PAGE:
WEDNESDAY, Nov. 30 (HealthDay News) -- The debate over the safety of fruit juice consumed by Americans escalated Wednesday with the release of a Consumer Reports study that found many apple and grape juice samples tainted with arsenic.
The researchers detected the chemical element at levels exceeding federal drinking-water standards in 10 percent of 88 juice samples tested. The samples involved five brands of juice sold in bottles, boxes or cans of concentrate.
"This is very disconcerting on several levels. Parents should be worried," said Dr. Peter Richel, chief of pediatrics at Northern Westchester Hospital in Mount Kisco, N.Y. "Hearing this should make parents say no to juice."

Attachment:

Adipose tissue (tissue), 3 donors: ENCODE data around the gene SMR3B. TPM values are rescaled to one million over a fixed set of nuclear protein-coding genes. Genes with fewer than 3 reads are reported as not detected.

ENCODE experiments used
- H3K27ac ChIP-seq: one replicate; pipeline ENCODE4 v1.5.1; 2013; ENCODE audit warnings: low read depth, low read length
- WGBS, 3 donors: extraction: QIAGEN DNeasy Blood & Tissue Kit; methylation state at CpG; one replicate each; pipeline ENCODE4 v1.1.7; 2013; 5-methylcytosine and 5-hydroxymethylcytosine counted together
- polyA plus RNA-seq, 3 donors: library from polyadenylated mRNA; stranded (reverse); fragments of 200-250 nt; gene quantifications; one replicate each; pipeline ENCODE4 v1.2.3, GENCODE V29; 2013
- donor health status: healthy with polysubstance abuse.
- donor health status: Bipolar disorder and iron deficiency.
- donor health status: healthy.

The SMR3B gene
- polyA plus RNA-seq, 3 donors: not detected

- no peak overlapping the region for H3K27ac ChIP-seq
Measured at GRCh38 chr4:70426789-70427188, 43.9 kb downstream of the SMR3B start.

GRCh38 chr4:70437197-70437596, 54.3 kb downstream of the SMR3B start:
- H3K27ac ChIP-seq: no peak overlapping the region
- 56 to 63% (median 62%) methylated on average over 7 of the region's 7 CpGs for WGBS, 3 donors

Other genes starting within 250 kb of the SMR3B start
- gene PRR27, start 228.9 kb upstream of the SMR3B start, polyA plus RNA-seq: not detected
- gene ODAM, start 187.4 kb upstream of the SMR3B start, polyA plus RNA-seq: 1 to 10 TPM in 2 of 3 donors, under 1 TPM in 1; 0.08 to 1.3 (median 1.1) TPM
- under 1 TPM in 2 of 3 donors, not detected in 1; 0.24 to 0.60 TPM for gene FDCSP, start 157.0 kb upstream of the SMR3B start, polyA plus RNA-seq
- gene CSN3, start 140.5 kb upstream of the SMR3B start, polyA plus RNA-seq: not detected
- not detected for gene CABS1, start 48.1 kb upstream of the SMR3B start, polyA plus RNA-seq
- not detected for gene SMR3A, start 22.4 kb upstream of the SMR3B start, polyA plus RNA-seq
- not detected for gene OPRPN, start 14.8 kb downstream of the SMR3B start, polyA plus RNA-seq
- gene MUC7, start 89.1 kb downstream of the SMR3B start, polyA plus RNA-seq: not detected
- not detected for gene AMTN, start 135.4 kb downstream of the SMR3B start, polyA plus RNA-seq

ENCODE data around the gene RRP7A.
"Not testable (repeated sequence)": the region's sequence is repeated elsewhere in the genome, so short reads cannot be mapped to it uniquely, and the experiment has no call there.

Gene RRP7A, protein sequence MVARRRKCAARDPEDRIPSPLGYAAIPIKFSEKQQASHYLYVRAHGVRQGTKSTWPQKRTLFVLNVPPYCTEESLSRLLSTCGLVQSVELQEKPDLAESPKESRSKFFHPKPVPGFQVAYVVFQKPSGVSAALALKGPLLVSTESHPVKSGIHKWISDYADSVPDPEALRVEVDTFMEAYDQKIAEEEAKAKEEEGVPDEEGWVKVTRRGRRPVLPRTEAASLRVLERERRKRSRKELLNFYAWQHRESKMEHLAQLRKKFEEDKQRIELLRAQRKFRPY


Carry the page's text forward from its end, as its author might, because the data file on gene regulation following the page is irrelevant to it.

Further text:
Most of the arsenic detected was inorganic, meaning it's known to cause bladder, lung and skin cancer. It can also up the risk of heart disease and type 2 diabetes, and some reports have stated that arsenic exposure can affect brain development in children.
Concerns about apple juice safety arose in September when Dr. Mehmet Oz, host of "The Dr. Oz Show," said that about one-third of apple-juice samples he'd tested had arsenic levels exceeding 10 parts per billion (ppb), which is the limit for drinking water. There are no federal limits for arsenic in juice or foods.
The U.S. Food and Drug Administration (FDA) responded with a statement that it "has every confidence in the safety of apple juice."
But rather than quell the debate, the FDA's response may have spurred Consumer Reports to do its own fruit-juice testing. The results are published in its January issue.
Arsenic levels in the grape juice samples were even higher than in the apple juice -- with the highest nearly 25 ppb, more than twice the limit for drinking-water safety, the researchers found.
Arsenic is a natural element that can contaminate groundwater used for drinking and irrigation. But i
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